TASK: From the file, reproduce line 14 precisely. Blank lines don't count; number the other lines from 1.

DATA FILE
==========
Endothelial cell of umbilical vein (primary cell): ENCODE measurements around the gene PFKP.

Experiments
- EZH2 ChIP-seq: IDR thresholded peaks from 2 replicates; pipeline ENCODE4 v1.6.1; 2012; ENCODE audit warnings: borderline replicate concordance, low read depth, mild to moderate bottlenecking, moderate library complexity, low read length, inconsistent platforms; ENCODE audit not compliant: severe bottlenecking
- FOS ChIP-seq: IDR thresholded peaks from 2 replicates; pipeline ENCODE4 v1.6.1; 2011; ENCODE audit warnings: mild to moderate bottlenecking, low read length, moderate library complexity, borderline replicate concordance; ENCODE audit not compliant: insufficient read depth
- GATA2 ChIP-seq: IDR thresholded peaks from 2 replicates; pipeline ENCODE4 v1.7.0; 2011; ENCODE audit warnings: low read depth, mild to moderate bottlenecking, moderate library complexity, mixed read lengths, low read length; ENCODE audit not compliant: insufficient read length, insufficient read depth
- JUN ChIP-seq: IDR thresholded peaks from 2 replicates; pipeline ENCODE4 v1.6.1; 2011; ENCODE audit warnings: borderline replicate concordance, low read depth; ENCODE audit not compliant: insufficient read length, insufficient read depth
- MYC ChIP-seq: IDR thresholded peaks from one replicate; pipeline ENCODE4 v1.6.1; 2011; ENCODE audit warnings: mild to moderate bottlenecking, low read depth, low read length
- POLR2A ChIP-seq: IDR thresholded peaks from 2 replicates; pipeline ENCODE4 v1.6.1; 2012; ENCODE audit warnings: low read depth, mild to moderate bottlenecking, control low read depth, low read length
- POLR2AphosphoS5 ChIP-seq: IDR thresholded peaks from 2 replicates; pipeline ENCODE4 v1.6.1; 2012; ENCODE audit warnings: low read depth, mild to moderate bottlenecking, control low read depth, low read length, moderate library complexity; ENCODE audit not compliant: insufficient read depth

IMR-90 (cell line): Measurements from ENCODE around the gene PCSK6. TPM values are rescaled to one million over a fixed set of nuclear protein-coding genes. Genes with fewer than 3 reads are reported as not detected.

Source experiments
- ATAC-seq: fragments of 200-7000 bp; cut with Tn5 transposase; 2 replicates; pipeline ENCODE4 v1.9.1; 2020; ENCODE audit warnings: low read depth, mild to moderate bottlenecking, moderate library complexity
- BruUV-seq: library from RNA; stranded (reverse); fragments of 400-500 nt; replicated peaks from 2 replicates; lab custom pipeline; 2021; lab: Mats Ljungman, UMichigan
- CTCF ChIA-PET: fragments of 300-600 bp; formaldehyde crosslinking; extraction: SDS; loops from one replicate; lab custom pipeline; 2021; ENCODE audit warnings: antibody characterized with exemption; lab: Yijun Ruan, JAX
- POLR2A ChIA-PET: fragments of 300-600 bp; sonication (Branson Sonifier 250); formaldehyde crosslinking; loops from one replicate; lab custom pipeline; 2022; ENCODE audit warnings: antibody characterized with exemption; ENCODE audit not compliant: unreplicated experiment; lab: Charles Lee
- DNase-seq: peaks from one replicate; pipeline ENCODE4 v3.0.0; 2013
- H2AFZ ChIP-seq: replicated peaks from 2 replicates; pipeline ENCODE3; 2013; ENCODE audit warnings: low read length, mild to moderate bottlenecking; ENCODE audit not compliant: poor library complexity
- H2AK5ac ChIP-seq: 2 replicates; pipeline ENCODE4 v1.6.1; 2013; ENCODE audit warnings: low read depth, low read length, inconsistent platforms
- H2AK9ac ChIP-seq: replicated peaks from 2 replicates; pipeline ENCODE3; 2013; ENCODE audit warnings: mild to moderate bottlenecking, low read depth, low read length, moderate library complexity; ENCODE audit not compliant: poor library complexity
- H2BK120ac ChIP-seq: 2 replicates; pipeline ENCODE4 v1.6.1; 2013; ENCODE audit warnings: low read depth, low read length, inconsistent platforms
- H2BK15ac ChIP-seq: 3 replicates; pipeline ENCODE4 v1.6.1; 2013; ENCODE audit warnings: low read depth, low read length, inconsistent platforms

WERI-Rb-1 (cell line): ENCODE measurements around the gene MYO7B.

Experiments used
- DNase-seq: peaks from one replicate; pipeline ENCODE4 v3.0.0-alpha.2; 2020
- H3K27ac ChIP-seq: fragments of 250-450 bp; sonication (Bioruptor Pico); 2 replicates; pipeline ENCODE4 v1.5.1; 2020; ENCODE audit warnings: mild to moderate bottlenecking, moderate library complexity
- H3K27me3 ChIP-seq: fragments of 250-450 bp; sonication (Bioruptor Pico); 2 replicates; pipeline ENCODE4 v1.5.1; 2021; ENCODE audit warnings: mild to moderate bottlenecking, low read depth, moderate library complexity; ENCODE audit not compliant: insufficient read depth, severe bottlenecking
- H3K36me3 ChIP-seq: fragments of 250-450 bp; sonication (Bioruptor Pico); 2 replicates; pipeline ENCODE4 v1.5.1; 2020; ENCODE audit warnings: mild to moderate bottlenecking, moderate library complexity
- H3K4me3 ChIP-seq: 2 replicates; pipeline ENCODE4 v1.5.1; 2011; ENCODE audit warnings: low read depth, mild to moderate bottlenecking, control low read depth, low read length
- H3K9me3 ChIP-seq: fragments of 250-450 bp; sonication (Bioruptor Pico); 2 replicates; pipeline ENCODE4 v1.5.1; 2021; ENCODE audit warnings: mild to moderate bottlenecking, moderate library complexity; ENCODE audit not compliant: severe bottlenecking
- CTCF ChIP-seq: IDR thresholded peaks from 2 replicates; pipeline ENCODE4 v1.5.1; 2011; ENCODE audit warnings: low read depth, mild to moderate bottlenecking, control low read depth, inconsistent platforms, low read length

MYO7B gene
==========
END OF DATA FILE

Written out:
- CTCF ChIA-PET: fragments of 300-600 bp; formaldehyde crosslinking; extraction: SDS; loops from one replicate; lab custom pipeline; 2021; ENCODE audit warnings: antibody characterized with exemption; lab: Yijun Ruan, JAX